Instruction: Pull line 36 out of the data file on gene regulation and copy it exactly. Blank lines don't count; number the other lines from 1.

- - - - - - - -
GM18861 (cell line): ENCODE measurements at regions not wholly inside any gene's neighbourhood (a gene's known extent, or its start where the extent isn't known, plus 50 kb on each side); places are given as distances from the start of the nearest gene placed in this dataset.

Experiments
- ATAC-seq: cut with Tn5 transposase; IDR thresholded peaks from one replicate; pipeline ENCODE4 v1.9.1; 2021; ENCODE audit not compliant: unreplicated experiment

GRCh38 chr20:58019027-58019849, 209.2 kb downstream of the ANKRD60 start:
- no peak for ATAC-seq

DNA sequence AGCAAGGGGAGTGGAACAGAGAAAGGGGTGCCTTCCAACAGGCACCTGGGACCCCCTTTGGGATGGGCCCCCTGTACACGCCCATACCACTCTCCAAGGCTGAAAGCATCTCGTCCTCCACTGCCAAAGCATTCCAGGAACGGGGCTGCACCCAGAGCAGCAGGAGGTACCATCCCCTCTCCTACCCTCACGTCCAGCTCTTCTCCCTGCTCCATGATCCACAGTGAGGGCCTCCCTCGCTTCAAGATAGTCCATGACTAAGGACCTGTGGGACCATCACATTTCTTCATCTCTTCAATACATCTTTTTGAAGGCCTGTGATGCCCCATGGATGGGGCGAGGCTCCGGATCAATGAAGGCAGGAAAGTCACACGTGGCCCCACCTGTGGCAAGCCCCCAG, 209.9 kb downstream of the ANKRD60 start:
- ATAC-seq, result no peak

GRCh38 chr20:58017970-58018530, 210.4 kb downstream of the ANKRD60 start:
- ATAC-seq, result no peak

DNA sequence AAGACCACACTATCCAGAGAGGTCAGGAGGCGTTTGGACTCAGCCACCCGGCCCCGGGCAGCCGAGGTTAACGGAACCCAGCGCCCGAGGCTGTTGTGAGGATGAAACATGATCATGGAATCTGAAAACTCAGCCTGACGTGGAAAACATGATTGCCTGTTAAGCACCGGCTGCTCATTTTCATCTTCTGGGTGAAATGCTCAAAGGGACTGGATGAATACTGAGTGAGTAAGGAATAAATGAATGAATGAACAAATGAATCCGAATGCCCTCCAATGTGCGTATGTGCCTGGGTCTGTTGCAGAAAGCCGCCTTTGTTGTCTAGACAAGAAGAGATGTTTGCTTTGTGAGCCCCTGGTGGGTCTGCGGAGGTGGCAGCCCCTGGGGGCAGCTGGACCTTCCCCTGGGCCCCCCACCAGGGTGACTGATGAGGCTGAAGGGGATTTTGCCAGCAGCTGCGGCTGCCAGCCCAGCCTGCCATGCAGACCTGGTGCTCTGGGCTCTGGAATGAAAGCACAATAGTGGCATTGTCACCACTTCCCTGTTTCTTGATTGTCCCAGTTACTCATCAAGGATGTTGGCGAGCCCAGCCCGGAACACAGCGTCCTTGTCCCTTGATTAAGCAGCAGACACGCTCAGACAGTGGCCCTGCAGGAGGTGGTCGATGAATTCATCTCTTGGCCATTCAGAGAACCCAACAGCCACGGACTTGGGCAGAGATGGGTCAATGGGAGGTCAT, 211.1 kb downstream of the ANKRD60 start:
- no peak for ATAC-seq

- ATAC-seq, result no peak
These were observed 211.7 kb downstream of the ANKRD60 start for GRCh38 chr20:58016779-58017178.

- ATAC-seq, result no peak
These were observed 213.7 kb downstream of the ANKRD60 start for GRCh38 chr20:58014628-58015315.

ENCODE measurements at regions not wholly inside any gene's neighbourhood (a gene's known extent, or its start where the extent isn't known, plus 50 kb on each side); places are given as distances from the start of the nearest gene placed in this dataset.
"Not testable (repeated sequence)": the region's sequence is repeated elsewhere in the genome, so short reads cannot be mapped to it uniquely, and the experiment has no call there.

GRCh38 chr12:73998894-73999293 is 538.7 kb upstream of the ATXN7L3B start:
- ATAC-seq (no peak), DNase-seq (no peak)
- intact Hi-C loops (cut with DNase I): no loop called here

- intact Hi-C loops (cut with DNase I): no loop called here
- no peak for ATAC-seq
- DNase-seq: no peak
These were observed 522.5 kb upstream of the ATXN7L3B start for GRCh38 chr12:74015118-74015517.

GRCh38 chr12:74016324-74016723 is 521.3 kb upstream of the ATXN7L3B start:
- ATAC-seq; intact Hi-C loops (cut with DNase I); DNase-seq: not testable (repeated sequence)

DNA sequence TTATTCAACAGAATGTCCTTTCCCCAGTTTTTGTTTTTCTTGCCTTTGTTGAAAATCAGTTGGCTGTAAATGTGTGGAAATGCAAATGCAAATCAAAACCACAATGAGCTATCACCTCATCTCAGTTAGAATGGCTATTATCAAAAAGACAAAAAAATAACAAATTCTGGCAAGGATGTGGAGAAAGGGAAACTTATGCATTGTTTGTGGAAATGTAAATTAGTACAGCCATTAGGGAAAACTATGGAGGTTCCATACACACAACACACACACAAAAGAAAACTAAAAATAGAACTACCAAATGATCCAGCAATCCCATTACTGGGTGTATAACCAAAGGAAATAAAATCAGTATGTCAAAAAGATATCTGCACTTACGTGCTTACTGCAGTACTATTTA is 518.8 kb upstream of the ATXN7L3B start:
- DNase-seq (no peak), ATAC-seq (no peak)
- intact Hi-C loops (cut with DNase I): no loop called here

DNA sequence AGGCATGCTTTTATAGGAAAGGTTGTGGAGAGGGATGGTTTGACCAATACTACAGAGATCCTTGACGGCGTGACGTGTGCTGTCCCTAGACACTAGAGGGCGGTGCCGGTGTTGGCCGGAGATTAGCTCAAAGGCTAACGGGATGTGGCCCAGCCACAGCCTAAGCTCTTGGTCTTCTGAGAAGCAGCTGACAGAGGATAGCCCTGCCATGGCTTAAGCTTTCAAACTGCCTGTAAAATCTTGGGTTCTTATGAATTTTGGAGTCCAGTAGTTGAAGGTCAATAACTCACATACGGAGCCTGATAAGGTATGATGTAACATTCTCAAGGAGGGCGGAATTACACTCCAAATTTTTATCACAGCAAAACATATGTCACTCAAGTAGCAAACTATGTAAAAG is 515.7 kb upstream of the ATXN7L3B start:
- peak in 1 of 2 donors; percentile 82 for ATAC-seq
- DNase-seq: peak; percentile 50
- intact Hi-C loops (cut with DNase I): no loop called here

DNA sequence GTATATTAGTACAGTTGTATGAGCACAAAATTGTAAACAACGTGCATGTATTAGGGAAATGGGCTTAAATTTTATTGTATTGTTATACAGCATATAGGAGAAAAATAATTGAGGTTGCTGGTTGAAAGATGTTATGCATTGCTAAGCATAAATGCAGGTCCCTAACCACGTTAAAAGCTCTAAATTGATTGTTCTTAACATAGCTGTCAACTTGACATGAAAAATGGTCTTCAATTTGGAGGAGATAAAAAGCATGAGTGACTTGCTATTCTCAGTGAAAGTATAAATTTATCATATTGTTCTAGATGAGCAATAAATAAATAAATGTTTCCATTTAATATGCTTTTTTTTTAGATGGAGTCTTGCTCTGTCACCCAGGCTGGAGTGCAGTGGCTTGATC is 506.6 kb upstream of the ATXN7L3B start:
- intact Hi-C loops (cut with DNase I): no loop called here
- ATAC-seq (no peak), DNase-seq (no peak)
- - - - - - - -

- ATAC-seq (no peak), DNase-seq (no peak)